The doctor charged in Michael Jackson's death had requested lifesaving gear and a nurse from the concert promoter organizing the singer's London shows, documents obtained by The Associated Press show.
But neither request was apparently in place when Jackson died last June 25 after Dr. Conrad Murray administered a mixture of sedatives, including the anesthetic propofol, in an attempt to get the chronic insomniac to sleep.
Propofol is extremely powerful and is usually administered only in medical settings with emergency equipment on hand. Patients are normally constantly monitored.
Murray was alone when he gave thedrugs to Jackson. After he realized the sedated star was not breathing, he performed CPR but was unable to revive him. He performed CPR on the singer while he was in bed instead of moving him to the floor, an action that was criticized after Jackson's death.
The doctor has pleaded not guilty to an involuntary manslaughter charge in Jackson's death. His proposed contract with AEG, which included a monthly fee of 0,000, was not finalized before the singer's death. Murray never received payment for his services.
The request for a heart resuscitation machine and another person with medical training are revealed in e-mails and a contract drafted by promoter AEG Live and sent to Murray.
The documents are included in a complaint filed by Jackson's father, Joe, to the California Medical Board against AEG Live, accusing the promoter of Jackson's comeback "This Is It" tour of engaging in the "unlawful practice of corporate medicine." It also accuses the company of forcing Murray to provide Jackson with dangerous medical services.
Michael Roth, an AEG spokesman, said the company had not seen the complaint and could not comment on it or the contract.
Murray's lawyer Ed Chernoff declined to comment.
"AEG hired, directed, controlled and demanded Dr. Conrad Murray, a medical doctor, to medicate Michael Jackson, provide Jackson with dangerous medical services, and to give Michael Jackson controlled substances and other drugs without providing cardiopulmonary resuscitation equipment or nursing assistance as it had promised in writing it would provide," the complaint states.
Murray's request for the CPR equipment was first made to a concert tour business manager, an e-mail message shows. The complaint states Murray also requested a nurse, and the doctor's proposed contract called for AEG to hire a "qualified assistant medical person."
The request was later mentioned in Murray's proposed contract. The language stated AEG "shall provide Dr. Murray for his use during the term with medical equipment requested by Dr. Murray to assist him in performing the services as approved by (AEG)."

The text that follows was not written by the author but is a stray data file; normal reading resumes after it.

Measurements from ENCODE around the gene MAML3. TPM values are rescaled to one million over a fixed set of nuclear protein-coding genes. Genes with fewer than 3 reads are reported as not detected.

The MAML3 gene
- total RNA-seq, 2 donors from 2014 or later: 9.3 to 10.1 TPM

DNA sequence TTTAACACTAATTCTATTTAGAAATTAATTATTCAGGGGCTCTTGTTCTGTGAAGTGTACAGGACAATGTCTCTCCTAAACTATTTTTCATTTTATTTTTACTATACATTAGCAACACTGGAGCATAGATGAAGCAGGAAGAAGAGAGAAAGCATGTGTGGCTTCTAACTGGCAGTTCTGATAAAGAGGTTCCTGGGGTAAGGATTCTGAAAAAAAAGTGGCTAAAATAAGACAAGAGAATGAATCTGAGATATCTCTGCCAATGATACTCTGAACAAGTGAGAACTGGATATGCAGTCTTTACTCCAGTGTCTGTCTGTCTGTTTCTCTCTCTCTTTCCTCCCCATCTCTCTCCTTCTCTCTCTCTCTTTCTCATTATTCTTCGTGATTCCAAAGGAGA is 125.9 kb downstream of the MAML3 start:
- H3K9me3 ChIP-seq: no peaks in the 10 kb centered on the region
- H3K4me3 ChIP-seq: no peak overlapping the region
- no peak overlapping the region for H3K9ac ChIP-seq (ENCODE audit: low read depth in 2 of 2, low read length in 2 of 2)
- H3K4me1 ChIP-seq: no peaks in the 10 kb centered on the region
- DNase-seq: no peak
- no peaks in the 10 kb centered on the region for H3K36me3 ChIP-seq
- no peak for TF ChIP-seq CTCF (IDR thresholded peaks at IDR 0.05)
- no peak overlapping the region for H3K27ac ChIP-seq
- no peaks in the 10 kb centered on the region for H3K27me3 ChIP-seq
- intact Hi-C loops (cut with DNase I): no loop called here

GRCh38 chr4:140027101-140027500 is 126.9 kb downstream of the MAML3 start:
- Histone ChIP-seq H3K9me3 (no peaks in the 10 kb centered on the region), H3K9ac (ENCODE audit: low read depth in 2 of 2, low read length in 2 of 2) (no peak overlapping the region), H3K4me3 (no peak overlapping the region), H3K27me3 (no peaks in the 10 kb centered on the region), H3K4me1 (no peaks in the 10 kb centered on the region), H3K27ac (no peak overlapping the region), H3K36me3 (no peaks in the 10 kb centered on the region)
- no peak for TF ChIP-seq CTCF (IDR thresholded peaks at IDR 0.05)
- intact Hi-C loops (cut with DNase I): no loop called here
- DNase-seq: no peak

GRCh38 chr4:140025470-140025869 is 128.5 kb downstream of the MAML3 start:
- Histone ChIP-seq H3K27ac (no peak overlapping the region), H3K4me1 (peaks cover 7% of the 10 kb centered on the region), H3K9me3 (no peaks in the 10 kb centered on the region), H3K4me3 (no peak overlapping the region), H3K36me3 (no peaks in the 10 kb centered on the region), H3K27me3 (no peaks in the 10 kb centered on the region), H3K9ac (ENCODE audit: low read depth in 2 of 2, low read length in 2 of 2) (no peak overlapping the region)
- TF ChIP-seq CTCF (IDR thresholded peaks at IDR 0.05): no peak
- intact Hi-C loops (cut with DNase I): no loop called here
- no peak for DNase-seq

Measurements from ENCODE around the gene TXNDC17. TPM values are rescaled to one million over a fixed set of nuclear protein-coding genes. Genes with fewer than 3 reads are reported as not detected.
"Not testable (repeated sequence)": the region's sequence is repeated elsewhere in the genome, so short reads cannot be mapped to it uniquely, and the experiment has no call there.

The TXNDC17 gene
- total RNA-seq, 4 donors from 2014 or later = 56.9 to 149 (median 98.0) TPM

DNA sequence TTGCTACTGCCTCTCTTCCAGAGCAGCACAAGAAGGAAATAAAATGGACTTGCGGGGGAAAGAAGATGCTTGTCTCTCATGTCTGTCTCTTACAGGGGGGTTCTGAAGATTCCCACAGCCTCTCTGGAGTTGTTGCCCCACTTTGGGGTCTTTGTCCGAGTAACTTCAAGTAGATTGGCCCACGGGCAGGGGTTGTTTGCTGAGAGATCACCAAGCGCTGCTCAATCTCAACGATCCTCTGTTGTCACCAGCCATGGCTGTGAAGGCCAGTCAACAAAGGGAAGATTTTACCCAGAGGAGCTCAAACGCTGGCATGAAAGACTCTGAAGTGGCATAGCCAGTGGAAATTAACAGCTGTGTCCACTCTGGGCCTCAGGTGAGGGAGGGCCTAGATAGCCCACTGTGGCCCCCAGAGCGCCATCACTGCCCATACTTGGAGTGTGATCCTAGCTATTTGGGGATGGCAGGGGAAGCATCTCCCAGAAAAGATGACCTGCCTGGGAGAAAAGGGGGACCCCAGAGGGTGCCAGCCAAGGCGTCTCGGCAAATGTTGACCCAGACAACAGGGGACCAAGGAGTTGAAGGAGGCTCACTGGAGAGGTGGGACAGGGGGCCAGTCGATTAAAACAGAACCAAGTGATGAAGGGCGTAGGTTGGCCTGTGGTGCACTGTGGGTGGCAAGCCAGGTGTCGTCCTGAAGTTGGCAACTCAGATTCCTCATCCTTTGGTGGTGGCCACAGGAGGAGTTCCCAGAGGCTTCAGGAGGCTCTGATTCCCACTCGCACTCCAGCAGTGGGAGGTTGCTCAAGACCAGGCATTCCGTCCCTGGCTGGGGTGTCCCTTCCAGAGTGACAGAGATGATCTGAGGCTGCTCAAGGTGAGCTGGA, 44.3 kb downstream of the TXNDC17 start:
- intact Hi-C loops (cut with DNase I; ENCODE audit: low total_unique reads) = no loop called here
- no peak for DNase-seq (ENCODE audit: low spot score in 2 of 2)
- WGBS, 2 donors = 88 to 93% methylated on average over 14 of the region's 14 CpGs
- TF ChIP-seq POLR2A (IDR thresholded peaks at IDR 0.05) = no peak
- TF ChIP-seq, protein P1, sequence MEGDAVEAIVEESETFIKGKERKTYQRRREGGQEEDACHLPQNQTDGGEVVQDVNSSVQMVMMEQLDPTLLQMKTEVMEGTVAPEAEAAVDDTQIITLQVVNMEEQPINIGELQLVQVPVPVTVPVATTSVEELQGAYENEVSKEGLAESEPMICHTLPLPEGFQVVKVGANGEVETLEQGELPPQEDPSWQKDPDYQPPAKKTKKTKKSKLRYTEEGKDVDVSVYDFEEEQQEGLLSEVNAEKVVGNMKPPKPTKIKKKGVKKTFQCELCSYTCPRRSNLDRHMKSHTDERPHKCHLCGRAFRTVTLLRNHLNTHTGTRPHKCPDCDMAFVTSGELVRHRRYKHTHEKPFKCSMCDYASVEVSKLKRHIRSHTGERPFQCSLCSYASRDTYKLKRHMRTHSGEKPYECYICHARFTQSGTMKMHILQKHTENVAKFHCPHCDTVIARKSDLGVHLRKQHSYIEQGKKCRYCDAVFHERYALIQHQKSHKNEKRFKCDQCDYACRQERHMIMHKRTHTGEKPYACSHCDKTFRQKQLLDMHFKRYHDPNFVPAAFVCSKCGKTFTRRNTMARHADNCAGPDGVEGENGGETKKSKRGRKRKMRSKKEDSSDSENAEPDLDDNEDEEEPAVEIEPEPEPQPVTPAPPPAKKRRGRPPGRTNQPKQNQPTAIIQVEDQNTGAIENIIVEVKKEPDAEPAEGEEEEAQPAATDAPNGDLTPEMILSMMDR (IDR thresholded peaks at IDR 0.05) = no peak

The equipment is described as a "portable cardio pulmonary resuscitation unit ('CPR Machine'), saline, catheters, needles, a gurney and other mutually approved medical equipment necessary for the Services."
The complaint states Murray signed the document a day before Michael Jackson's death.
Murray had known Jackson and treated him and his children occasionally in recent years, the doctor's attorney has said and the complaint states.
The AEG agreement would have covered Murray's work while Jackson was preparing for the London shows and throughout the concerts last summer.
An e-mail sent to Murray during the negotiations explained a delay in the contract's drafting because it was a "rare event" for a physician to be hired to care for a singer on tour.
E-mails also show the contract was still being reworked two days before Jackson's death, which happened a week before he was to travel to London for the "This Is It" shows.
A spokeswoman for the California Medical Board said complaints filed to the agency are confidential unless it takes any action. The board receives 8,000 complaints a year, according to its website.
Joe Jackson's attorney, Brian Oxman, confirmed he filed a complaint with the California Medical Board but declined to discuss it.
In his complaint, Joe Jackson — who has repeatedly criticized AEG Live since shortly after his son's death — accuses the promoter of agreeing to pay Murray vastly more than he was making so that it could exert control over his medical decisions.
Joe Jackson's filing cites a 2008 income declaration by Murray in a child support proceeding in which the cardiologist stated he earned only ,300 per month.
The Jackson family patriarch is also contemplating a wrongful death lawsuit against Murray.
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